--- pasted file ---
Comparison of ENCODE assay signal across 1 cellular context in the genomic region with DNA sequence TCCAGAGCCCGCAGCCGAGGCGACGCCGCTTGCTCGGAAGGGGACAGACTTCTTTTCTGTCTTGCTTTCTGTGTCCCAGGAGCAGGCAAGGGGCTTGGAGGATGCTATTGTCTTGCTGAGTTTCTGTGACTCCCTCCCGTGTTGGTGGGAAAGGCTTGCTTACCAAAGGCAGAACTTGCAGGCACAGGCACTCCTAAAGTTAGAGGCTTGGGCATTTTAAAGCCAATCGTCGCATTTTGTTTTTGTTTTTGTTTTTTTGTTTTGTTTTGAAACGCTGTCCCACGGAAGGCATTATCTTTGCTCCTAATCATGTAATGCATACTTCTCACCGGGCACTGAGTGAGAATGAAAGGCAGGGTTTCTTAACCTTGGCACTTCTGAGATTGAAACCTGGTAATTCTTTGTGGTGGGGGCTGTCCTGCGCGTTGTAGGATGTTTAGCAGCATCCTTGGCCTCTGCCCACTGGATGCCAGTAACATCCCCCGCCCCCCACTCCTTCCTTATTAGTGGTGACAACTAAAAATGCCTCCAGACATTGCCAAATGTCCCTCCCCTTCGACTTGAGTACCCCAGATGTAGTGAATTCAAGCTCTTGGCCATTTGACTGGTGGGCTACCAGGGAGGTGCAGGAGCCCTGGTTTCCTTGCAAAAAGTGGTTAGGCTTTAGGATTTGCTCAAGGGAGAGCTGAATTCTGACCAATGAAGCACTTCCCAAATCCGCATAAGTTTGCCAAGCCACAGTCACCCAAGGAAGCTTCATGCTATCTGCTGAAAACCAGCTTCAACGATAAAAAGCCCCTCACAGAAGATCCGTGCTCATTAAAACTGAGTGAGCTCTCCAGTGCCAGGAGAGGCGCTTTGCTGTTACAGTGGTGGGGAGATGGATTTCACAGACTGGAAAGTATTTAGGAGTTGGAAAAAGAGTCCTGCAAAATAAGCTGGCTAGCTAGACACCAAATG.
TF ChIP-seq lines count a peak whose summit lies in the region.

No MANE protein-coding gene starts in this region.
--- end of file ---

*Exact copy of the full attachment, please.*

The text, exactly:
Comparison of ENCODE assay signal across 1 cellular context in the genomic region with DNA sequence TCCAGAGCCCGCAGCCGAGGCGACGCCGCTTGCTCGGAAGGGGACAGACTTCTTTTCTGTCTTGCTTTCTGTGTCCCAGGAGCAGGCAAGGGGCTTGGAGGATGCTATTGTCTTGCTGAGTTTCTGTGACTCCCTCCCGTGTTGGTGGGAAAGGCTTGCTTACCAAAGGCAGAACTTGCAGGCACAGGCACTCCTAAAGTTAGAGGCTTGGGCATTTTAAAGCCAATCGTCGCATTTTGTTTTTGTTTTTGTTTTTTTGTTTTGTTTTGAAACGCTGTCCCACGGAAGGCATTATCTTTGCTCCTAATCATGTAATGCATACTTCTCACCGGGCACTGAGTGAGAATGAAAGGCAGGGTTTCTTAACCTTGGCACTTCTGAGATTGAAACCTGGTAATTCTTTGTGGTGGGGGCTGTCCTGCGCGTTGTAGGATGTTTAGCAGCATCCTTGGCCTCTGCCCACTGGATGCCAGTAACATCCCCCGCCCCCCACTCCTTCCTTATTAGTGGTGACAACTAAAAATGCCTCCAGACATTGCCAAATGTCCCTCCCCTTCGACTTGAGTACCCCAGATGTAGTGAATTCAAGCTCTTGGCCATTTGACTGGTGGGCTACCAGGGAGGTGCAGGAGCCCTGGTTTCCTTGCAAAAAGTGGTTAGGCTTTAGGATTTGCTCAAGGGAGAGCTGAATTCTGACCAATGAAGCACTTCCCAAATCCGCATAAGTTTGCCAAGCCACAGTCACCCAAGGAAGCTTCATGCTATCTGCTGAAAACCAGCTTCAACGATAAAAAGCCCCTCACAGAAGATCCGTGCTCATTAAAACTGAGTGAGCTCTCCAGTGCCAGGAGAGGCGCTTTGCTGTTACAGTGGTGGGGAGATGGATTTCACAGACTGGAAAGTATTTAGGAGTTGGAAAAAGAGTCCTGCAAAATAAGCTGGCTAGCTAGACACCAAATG.
TF ChIP-seq lines count a peak whose summit lies in the region.

No MANE protein-coding gene starts in this region.